A wreath placed by Secretary of Defense Chuck Hagel stands next to a statue of a sailor at the Navy Memorial on Tuesday.(Photo: H. Darr Beiser, USA TODAY)
Marisol Bello, Gregg Zoroya and Mary Beth Marklein, USA TODAY
One victim was a Navy veteran and avid pilot who was building a light airplane at home. Another was a specialist in network security and a third was a devoted Washington Capitals fan, wife and mother.
Details are emerging about the lives of the victims felled in Monday's shooting rampage at the Washington Navy Yard.
The Metropolitan Police Department identified five additional victims Tuesday morning.
They are Arthur Daniels, 51; Mary Francis Knight, 51; Gerald L. Read, 58; Martin Bodrog, 54 and Richard Michael Ridgell, 52.
Police identified seven victims Monday night. They are Michael Arnold, 59; Sylvia Frasier, 53; Kathy Gaarde, 62; John Roger Johnson, 73; Frank Kohler, 50; Kenneth Bernard Proctor, 46; and Vishnu Pandit, 61.
None of the victims have been identified as active-duty military personnel, officials said.
Michael Arnold: His profile on LinkedIn, an online professional network, identified Arnold as a logistician and supply chain executive with LMI, a consulting firm based in McLean, Va., and said he was a graduate of the Stanford University Graduate School of Business.
For 29 years, Arnold, recently of Lorton, Va., was a Navy supply corps officer before working at the Pentagon from 2010 to 2012, according to the profile.
His uncle, Steven Hunter, told the Associated Press that his nephew was an avid pilot who was building a light airplane at his home. "It would have been the first plane he ever owned," Hunter told the AP in a telephone interview from Rochester, Mich., Arnold's hometown. "It's partially assembled in his basement."
Sylvia Fraser: Frasier had worked at Naval Sea Systems Command as an information assurance manager since 2000, says the AP, citing a LinkedIn profile in her name.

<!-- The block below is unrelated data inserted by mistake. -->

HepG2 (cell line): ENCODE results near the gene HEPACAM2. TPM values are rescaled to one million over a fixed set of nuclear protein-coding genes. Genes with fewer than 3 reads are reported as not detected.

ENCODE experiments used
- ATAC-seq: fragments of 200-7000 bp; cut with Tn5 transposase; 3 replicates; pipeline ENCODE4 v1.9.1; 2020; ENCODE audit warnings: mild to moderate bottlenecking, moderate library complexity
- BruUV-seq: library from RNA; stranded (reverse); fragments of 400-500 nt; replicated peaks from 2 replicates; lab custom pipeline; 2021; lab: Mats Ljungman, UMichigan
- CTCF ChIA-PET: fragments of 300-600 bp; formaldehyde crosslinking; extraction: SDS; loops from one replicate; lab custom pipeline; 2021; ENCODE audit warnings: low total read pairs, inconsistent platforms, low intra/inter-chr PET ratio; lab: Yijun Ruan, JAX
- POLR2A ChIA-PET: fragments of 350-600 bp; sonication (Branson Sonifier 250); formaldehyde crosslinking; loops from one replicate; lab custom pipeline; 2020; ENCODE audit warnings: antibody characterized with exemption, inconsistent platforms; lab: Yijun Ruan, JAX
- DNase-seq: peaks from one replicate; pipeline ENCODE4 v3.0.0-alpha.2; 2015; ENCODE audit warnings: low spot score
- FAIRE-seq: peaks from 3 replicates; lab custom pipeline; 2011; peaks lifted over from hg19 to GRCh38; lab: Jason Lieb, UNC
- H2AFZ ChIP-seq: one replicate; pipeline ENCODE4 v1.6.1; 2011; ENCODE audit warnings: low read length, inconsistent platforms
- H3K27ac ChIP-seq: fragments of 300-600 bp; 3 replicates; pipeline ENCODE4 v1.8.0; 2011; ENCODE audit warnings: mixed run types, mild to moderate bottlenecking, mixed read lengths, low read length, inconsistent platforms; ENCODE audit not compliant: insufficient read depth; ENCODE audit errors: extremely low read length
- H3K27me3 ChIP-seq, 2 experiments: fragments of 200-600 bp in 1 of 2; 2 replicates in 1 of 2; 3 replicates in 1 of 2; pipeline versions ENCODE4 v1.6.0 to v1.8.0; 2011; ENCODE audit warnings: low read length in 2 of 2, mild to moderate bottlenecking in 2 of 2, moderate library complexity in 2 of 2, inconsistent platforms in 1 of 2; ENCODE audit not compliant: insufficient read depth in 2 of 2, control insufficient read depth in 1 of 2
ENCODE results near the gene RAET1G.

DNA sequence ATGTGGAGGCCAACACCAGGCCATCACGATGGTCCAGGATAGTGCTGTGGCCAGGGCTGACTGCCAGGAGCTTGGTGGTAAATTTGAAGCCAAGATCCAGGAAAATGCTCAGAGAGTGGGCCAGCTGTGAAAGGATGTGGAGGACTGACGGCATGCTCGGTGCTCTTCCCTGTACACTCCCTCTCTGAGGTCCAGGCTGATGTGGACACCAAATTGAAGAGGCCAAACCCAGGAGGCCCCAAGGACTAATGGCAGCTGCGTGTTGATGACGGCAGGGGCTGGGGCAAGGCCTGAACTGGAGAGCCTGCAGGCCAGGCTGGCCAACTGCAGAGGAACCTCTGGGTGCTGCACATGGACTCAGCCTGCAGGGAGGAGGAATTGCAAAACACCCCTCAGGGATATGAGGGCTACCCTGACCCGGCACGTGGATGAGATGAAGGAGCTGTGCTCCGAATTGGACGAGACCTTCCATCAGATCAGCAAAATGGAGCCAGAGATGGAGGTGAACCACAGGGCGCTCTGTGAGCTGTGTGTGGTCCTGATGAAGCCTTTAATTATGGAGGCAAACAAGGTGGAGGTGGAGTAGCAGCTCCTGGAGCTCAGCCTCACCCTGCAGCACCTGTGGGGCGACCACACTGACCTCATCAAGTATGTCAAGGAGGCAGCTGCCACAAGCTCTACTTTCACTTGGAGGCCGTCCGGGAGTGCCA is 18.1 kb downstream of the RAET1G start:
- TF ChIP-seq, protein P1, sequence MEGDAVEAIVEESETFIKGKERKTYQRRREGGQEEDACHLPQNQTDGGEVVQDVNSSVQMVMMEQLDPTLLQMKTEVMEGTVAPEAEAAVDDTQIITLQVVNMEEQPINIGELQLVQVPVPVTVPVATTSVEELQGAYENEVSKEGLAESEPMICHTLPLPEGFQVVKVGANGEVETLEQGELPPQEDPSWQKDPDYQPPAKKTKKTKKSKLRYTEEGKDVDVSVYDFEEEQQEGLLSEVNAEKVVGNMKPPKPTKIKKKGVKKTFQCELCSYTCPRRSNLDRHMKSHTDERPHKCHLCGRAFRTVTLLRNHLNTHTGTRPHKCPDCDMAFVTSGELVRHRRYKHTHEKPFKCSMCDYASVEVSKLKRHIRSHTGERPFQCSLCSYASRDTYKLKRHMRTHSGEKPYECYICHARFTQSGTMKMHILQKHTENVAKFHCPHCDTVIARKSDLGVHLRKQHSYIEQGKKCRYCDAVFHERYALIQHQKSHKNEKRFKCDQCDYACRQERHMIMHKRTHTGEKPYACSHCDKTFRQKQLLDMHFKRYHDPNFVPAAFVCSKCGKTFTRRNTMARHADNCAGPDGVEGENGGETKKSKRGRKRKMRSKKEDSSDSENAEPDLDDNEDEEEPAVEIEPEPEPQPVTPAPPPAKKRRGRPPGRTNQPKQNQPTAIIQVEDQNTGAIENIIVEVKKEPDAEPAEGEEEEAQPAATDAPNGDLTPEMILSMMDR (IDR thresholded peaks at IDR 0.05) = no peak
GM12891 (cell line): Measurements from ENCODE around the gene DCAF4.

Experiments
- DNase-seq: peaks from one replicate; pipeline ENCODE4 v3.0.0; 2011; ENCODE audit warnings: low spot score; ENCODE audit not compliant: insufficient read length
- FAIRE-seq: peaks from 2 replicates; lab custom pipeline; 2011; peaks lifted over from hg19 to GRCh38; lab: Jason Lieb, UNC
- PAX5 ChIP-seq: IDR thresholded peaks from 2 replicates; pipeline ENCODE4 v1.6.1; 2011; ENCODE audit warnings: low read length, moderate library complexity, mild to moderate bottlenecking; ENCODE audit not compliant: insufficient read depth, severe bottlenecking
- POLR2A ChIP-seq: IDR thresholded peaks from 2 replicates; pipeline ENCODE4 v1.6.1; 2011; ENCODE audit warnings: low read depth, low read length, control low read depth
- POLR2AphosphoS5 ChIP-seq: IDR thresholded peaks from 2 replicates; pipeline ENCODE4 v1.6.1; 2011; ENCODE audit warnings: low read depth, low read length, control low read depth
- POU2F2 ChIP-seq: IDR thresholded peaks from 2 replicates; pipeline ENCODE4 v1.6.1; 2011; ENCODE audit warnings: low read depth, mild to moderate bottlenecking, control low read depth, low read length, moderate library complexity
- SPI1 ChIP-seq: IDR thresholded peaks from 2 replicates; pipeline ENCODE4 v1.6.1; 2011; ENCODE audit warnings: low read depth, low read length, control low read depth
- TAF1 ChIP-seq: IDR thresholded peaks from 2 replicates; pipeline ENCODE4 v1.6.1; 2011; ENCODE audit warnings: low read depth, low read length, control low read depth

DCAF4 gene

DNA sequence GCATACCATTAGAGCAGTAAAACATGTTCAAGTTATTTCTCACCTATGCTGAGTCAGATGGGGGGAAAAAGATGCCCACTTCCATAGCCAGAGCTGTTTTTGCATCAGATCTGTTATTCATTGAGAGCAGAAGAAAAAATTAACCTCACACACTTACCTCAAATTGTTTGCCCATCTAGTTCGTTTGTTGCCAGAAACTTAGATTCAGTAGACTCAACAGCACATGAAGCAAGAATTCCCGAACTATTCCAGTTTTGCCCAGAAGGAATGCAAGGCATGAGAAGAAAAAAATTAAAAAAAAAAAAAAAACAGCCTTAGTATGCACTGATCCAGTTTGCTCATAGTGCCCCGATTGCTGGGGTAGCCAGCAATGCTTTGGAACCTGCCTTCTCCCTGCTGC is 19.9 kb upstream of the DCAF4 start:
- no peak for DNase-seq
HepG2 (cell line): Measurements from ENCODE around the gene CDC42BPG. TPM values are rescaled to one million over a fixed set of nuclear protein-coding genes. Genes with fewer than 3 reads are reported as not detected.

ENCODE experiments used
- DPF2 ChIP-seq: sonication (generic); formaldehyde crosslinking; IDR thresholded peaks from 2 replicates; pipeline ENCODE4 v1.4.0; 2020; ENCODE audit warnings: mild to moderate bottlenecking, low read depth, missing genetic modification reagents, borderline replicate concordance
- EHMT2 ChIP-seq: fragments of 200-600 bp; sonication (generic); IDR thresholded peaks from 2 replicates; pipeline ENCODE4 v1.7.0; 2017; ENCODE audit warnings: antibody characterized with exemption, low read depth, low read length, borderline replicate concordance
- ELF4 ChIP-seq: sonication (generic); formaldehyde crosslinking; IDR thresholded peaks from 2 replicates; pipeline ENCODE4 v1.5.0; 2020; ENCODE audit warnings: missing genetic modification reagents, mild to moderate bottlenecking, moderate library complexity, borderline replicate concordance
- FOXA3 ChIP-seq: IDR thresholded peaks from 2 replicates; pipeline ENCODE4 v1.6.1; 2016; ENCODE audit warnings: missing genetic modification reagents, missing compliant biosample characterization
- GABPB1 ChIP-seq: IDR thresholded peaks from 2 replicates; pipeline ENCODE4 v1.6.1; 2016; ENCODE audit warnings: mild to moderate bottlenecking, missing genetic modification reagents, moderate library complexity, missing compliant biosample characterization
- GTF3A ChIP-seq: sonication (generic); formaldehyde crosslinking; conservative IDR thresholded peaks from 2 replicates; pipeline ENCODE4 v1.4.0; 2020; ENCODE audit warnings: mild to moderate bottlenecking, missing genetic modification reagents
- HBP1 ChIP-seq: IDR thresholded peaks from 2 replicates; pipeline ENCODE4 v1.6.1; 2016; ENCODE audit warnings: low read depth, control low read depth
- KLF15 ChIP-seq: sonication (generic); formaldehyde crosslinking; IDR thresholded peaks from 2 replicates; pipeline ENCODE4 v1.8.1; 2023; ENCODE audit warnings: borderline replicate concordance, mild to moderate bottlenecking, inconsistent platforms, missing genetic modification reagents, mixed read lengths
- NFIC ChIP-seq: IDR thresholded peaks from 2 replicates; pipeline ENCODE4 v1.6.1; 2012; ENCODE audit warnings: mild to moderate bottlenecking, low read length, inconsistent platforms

Frasier studied at Strayer University, earning a bachelor of science in computer information systems in 2000 and a master's in information systems in 2002. Her duties at NAVSEA included providing policy and guidance on network security, and assuring that all computer systems operated by the headquarters met Department of Navy and Department of Defense requirements.
Kathy Gaarde: She was a financial analyst from Woodbridge, Va, was a Washington Capitals fan, and devoted wife and mother of two, neighbor and friend Patrick Bolton told the Post.
"The mother was just the kindest lady in the world," Bolton told the news organization. "I've never seen her do anything but nice things for people."
Gaarde's husband, Douglass, wrote an email to the AP early Tuesday. "Today my life partner of 42 years (38 of them married) was taken from me, my grown son and daughter, and friends," he wrote. "We were just starting to plan our retirement activities and now none of that matters. It hasn't fully sunk in yet but I know I already dearly miss her."
John Roger Johnson: Neighbors told the Post that Johnson was a civilian who worked for the Navy. His daughter, Karin Johnson, said the family this morning was "still waiting to get confirmation so we can go down and identify our father." The family plans to release a statement later today.